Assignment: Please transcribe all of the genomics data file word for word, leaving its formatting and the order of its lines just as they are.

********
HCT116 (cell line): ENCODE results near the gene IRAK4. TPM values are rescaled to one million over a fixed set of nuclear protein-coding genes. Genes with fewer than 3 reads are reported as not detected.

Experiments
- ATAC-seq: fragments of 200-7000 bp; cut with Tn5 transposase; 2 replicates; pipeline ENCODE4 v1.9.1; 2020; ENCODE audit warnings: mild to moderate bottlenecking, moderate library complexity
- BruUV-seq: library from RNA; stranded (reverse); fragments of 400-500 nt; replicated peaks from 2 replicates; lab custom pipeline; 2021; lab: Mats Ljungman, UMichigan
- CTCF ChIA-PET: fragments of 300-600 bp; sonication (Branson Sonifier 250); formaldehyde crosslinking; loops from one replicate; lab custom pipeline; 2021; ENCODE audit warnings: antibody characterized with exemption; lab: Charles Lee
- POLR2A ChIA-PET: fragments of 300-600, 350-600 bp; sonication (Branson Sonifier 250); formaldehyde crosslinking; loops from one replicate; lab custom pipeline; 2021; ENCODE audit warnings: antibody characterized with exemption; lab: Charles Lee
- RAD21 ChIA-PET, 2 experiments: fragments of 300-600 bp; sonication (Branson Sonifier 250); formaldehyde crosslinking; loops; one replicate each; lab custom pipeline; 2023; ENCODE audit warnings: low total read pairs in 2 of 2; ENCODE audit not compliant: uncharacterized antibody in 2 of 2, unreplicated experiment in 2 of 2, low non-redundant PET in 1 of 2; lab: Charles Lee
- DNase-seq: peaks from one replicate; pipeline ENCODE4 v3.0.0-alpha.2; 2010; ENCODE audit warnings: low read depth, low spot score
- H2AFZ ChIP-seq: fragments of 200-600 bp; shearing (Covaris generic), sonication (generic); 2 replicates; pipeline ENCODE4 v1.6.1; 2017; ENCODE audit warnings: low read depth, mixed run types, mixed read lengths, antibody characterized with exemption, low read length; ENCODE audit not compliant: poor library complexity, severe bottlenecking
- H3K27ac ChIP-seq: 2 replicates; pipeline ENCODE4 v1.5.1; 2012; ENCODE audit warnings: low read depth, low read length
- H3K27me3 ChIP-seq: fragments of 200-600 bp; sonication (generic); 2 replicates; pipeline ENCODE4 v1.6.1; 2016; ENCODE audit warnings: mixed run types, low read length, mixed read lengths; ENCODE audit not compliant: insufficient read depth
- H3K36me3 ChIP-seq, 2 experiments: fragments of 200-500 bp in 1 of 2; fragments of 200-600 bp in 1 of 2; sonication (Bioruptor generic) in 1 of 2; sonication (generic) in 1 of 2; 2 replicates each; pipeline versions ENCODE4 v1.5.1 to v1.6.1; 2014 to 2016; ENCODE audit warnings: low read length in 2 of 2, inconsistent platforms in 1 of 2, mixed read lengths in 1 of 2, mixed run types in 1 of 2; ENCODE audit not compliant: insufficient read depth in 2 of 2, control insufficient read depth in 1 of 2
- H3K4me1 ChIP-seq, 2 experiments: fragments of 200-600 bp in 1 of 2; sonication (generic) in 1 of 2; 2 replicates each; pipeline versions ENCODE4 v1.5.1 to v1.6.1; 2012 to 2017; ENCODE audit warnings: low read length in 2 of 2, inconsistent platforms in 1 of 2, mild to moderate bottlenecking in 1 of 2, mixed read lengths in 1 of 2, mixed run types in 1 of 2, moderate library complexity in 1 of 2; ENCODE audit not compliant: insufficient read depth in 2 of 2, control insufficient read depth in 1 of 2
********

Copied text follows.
HCT116 (cell line): ENCODE results near the gene IRAK4. TPM values are rescaled to one million over a fixed set of nuclear protein-coding genes. Genes with fewer than 3 reads are reported as not detected.

Experiments
- ATAC-seq: fragments of 200-7000 bp; cut with Tn5 transposase; 2 replicates; pipeline ENCODE4 v1.9.1; 2020; ENCODE audit warnings: mild to moderate bottlenecking, moderate library complexity
- BruUV-seq: library from RNA; stranded (reverse); fragments of 400-500 nt; replicated peaks from 2 replicates; lab custom pipeline; 2021; lab: Mats Ljungman, UMichigan
- CTCF ChIA-PET: fragments of 300-600 bp; sonication (Branson Sonifier 250); formaldehyde crosslinking; loops from one replicate; lab custom pipeline; 2021; ENCODE audit warnings: antibody characterized with exemption; lab: Charles Lee
- POLR2A ChIA-PET: fragments of 300-600, 350-600 bp; sonication (Branson Sonifier 250); formaldehyde crosslinking; loops from one replicate; lab custom pipeline; 2021; ENCODE audit warnings: antibody characterized with exemption; lab: Charles Lee
- RAD21 ChIA-PET, 2 experiments: fragments of 300-600 bp; sonication (Branson Sonifier 250); formaldehyde crosslinking; loops; one replicate each; lab custom pipeline; 2023; ENCODE audit warnings: low total read pairs in 2 of 2; ENCODE audit not compliant: uncharacterized antibody in 2 of 2, unreplicated experiment in 2 of 2, low non-redundant PET in 1 of 2; lab: Charles Lee
- DNase-seq: peaks from one replicate; pipeline ENCODE4 v3.0.0-alpha.2; 2010; ENCODE audit warnings: low read depth, low spot score
- H2AFZ ChIP-seq: fragments of 200-600 bp; shearing (Covaris generic), sonication (generic); 2 replicates; pipeline ENCODE4 v1.6.1; 2017; ENCODE audit warnings: low read depth, mixed run types, mixed read lengths, antibody characterized with exemption, low read length; ENCODE audit not compliant: poor library complexity, severe bottlenecking
- H3K27ac ChIP-seq: 2 replicates; pipeline ENCODE4 v1.5.1; 2012; ENCODE audit warnings: low read depth, low read length
- H3K27me3 ChIP-seq: fragments of 200-600 bp; sonication (generic); 2 replicates; pipeline ENCODE4 v1.6.1; 2016; ENCODE audit warnings: mixed run types, low read length, mixed read lengths; ENCODE audit not compliant: insufficient read depth
- H3K36me3 ChIP-seq, 2 experiments: fragments of 200-500 bp in 1 of 2; fragments of 200-600 bp in 1 of 2; sonication (Bioruptor generic) in 1 of 2; sonication (generic) in 1 of 2; 2 replicates each; pipeline versions ENCODE4 v1.5.1 to v1.6.1; 2014 to 2016; ENCODE audit warnings: low read length in 2 of 2, inconsistent platforms in 1 of 2, mixed read lengths in 1 of 2, mixed run types in 1 of 2; ENCODE audit not compliant: insufficient read depth in 2 of 2, control insufficient read depth in 1 of 2
- H3K4me1 ChIP-seq, 2 experiments: fragments of 200-600 bp in 1 of 2; sonication (generic) in 1 of 2; 2 replicates each; pipeline versions ENCODE4 v1.5.1 to v1.6.1; 2012 to 2017; ENCODE audit warnings: low read length in 2 of 2, inconsistent platforms in 1 of 2, mild to moderate bottlenecking in 1 of 2, mixed read lengths in 1 of 2, mixed run types in 1 of 2, moderate library complexity in 1 of 2; ENCODE audit not compliant: insufficient read depth in 2 of 2, control insufficient read depth in 1 of 2